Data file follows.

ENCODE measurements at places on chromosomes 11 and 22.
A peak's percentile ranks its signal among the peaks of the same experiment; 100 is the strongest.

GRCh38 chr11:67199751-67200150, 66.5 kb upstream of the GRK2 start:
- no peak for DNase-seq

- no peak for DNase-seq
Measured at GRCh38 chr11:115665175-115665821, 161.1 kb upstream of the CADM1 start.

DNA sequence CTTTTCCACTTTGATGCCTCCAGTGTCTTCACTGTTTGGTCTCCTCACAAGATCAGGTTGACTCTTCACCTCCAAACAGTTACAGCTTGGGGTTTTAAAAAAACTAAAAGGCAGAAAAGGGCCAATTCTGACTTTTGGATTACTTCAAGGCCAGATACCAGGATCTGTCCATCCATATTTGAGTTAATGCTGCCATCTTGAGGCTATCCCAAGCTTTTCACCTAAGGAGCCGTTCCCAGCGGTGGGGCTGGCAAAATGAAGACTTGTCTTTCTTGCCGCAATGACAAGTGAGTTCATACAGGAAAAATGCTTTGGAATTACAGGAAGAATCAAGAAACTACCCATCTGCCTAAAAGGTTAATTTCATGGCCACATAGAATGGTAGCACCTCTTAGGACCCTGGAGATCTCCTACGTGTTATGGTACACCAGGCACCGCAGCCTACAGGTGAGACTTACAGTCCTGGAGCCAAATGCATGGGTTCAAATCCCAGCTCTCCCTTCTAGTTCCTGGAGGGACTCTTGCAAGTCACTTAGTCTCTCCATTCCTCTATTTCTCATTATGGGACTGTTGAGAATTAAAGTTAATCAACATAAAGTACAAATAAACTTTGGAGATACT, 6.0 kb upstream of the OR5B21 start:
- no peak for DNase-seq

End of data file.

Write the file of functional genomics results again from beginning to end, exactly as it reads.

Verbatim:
ENCODE measurements at places on chromosomes 11 and 22.
A peak's percentile ranks its signal among the peaks of the same experiment; 100 is the strongest.

GRCh38 chr11:67199751-67200150, 66.5 kb upstream of the GRK2 start:
- no peak for DNase-seq

- no peak for DNase-seq
Measured at GRCh38 chr11:115665175-115665821, 161.1 kb upstream of the CADM1 start.

DNA sequence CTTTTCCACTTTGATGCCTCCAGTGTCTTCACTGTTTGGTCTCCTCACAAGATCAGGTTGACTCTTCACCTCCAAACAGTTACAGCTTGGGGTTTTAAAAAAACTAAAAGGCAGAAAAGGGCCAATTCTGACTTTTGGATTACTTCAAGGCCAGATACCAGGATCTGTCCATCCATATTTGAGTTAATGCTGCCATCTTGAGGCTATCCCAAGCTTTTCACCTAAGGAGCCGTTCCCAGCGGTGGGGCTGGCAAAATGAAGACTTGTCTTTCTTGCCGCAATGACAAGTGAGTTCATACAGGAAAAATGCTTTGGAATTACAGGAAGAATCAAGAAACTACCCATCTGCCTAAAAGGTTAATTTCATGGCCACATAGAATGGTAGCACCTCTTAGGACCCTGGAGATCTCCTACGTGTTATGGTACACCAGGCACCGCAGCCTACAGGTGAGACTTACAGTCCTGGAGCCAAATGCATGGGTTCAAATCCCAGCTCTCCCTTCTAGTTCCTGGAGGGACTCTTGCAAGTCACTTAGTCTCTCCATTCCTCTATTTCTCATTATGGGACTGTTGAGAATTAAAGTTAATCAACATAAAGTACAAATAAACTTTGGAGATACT, 6.0 kb upstream of the OR5B21 start:
- no peak for DNase-seq